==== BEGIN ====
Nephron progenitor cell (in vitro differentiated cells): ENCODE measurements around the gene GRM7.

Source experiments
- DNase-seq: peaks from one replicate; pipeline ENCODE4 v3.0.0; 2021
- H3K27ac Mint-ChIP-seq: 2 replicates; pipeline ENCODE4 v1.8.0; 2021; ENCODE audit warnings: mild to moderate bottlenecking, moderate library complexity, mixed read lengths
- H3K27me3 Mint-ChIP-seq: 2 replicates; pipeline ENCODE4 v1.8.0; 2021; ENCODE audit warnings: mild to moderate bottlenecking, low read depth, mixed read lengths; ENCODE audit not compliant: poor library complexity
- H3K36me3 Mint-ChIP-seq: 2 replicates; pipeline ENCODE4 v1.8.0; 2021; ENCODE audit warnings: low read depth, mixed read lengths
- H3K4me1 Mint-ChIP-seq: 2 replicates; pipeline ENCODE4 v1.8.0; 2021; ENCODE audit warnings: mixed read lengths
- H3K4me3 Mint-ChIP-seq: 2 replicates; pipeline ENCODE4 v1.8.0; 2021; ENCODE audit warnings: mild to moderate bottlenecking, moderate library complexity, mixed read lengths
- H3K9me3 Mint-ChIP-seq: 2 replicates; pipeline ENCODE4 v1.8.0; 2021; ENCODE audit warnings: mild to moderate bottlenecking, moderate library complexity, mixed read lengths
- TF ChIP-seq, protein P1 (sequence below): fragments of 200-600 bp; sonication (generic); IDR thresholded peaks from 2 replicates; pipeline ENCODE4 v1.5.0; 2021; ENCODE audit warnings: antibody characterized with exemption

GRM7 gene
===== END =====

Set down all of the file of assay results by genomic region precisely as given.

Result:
Nephron progenitor cell (in vitro differentiated cells): ENCODE measurements around the gene GRM7.

Source experiments
- DNase-seq: peaks from one replicate; pipeline ENCODE4 v3.0.0; 2021
- H3K27ac Mint-ChIP-seq: 2 replicates; pipeline ENCODE4 v1.8.0; 2021; ENCODE audit warnings: mild to moderate bottlenecking, moderate library complexity, mixed read lengths
- H3K27me3 Mint-ChIP-seq: 2 replicates; pipeline ENCODE4 v1.8.0; 2021; ENCODE audit warnings: mild to moderate bottlenecking, low read depth, mixed read lengths; ENCODE audit not compliant: poor library complexity
- H3K36me3 Mint-ChIP-seq: 2 replicates; pipeline ENCODE4 v1.8.0; 2021; ENCODE audit warnings: low read depth, mixed read lengths
- H3K4me1 Mint-ChIP-seq: 2 replicates; pipeline ENCODE4 v1.8.0; 2021; ENCODE audit warnings: mixed read lengths
- H3K4me3 Mint-ChIP-seq: 2 replicates; pipeline ENCODE4 v1.8.0; 2021; ENCODE audit warnings: mild to moderate bottlenecking, moderate library complexity, mixed read lengths
- H3K9me3 Mint-ChIP-seq: 2 replicates; pipeline ENCODE4 v1.8.0; 2021; ENCODE audit warnings: mild to moderate bottlenecking, moderate library complexity, mixed read lengths
- TF ChIP-seq, protein P1 (sequence below): fragments of 200-600 bp; sonication (generic); IDR thresholded peaks from 2 replicates; pipeline ENCODE4 v1.5.0; 2021; ENCODE audit warnings: antibody characterized with exemption

GRM7 gene